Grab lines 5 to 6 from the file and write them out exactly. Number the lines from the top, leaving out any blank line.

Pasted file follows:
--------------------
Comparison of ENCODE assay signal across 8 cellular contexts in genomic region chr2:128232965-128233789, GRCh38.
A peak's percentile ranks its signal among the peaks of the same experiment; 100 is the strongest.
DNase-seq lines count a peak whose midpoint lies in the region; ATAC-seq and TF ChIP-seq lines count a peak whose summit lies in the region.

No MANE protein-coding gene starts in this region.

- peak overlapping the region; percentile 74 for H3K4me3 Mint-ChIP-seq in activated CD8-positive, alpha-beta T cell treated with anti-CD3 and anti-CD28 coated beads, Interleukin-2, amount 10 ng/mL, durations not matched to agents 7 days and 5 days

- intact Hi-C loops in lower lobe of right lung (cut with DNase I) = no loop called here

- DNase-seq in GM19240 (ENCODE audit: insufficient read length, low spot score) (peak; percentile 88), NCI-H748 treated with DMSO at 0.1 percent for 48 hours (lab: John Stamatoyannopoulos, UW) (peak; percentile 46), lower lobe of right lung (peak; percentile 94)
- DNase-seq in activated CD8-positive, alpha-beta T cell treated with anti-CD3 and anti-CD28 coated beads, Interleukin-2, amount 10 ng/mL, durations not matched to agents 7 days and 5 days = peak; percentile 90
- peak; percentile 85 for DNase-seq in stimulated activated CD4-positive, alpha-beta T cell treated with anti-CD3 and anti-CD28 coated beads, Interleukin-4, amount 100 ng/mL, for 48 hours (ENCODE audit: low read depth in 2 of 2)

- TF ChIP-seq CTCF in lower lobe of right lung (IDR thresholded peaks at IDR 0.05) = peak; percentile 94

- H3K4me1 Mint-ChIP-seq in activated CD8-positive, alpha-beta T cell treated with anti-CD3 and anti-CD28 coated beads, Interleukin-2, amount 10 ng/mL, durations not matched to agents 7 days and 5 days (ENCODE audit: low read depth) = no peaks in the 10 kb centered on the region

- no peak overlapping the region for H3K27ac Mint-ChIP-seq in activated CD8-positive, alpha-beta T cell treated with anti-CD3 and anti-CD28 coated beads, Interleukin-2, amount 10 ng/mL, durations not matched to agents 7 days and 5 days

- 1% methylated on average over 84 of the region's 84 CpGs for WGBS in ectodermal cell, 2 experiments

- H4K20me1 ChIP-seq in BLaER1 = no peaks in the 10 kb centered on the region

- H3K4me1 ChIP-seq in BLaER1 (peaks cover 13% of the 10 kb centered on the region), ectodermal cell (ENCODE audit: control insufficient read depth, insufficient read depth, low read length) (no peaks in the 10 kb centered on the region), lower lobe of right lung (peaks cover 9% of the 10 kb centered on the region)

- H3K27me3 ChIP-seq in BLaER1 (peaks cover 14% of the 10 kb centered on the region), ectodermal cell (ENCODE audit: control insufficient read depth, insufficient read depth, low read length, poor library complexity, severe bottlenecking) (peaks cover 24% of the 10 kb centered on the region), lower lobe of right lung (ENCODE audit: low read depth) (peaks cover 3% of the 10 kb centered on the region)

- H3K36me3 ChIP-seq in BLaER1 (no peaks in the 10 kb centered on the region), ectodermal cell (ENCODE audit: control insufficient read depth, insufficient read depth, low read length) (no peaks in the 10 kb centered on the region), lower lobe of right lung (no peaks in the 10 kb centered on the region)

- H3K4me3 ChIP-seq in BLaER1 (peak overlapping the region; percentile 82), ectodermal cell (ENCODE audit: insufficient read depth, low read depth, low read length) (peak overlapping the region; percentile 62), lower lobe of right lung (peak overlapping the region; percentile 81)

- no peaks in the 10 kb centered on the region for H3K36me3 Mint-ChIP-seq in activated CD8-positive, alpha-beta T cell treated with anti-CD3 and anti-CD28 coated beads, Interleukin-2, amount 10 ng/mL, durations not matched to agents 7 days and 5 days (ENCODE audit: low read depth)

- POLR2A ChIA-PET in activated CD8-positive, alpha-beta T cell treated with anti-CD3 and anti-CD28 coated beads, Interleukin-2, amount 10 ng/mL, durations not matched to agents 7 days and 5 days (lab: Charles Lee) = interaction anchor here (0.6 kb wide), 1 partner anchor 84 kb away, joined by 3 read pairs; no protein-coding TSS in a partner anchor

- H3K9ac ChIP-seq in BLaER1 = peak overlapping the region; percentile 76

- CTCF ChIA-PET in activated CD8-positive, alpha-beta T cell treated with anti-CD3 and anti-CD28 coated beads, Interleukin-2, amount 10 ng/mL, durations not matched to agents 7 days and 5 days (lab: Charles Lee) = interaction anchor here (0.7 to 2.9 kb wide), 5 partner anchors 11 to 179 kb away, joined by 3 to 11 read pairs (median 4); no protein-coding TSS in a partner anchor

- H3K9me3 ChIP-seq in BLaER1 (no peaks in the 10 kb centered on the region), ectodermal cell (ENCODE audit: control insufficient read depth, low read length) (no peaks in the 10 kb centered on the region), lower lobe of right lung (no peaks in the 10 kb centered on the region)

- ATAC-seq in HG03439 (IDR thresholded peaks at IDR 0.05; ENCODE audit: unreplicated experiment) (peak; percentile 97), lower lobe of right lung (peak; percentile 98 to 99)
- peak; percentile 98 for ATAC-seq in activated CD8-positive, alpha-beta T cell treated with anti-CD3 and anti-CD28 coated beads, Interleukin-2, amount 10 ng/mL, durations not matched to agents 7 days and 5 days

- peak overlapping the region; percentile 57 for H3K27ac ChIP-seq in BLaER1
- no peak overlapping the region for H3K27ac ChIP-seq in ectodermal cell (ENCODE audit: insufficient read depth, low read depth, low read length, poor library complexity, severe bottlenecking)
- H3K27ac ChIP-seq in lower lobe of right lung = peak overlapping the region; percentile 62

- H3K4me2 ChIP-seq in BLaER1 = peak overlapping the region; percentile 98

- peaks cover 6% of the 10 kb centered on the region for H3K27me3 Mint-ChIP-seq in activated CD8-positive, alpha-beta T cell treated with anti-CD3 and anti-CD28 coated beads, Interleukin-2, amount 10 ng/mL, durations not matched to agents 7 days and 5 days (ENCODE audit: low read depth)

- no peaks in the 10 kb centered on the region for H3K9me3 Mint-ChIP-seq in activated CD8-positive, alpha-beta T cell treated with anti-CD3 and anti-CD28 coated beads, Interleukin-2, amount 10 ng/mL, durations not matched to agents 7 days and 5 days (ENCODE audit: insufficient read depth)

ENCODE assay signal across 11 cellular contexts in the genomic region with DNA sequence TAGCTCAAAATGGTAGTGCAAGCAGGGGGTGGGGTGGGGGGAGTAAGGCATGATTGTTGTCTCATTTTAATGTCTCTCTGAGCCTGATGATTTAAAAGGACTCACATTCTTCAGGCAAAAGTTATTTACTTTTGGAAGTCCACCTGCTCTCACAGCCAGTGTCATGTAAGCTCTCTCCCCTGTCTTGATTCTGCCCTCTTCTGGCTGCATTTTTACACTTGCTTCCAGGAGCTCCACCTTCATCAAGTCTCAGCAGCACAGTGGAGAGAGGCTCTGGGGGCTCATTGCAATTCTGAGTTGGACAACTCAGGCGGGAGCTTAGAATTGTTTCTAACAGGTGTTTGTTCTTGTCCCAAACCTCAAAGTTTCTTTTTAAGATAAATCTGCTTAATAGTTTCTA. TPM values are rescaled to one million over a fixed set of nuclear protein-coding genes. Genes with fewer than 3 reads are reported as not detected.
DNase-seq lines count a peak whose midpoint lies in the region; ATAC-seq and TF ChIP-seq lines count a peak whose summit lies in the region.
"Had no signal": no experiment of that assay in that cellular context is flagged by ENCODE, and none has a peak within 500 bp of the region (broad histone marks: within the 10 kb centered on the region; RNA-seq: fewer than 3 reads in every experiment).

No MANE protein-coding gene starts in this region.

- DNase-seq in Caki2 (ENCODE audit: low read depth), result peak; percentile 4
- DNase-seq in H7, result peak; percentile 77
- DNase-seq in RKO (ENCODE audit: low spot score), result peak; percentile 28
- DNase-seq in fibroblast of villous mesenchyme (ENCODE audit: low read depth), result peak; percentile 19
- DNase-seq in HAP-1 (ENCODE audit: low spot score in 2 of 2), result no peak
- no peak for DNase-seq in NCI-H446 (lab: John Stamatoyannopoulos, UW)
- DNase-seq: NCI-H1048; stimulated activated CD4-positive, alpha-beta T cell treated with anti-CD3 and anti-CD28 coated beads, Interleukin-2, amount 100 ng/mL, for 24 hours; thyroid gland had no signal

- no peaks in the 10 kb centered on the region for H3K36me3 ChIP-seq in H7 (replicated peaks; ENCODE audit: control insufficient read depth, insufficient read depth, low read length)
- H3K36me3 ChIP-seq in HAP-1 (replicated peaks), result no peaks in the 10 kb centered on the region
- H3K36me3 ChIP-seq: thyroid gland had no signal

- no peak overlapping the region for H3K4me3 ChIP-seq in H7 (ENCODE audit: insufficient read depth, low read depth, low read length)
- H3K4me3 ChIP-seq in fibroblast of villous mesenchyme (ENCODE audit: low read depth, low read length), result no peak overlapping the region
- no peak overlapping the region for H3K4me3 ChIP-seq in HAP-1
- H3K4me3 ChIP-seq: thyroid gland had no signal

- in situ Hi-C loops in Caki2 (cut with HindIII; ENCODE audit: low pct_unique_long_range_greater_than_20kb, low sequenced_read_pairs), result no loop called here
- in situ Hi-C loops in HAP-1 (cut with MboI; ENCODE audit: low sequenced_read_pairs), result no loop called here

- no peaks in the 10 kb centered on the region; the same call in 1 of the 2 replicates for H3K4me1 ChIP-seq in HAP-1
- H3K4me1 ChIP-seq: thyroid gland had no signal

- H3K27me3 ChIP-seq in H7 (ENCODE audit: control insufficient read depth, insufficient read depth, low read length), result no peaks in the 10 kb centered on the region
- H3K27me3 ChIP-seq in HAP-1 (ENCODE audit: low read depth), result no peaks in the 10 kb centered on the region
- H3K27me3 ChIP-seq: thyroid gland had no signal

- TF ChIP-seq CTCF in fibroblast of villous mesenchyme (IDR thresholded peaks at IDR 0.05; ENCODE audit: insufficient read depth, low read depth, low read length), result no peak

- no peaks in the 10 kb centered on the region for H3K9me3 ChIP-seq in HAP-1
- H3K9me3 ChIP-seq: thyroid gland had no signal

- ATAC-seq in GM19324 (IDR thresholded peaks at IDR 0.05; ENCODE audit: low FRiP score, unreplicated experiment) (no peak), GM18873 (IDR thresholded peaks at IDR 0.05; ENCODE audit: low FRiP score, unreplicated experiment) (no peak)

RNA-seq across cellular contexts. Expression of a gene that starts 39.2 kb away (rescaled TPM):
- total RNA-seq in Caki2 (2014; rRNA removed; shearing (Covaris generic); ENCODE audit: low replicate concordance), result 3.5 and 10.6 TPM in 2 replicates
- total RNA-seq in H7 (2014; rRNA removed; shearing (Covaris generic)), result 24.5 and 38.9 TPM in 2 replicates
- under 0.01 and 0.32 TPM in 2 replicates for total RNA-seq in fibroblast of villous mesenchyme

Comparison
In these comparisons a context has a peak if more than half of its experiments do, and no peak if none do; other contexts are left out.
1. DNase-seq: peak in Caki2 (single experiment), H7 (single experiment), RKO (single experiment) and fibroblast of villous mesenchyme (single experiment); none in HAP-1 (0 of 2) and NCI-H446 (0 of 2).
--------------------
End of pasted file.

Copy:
- peak overlapping the region; percentile 74 for H3K4me3 Mint-ChIP-seq in activated CD8-positive, alpha-beta T cell treated with anti-CD3 and anti-CD28 coated beads, Interleukin-2, amount 10 ng/mL, durations not matched to agents 7 days and 5 days

- intact Hi-C loops in lower lobe of right lung (cut with DNase I) = no loop called here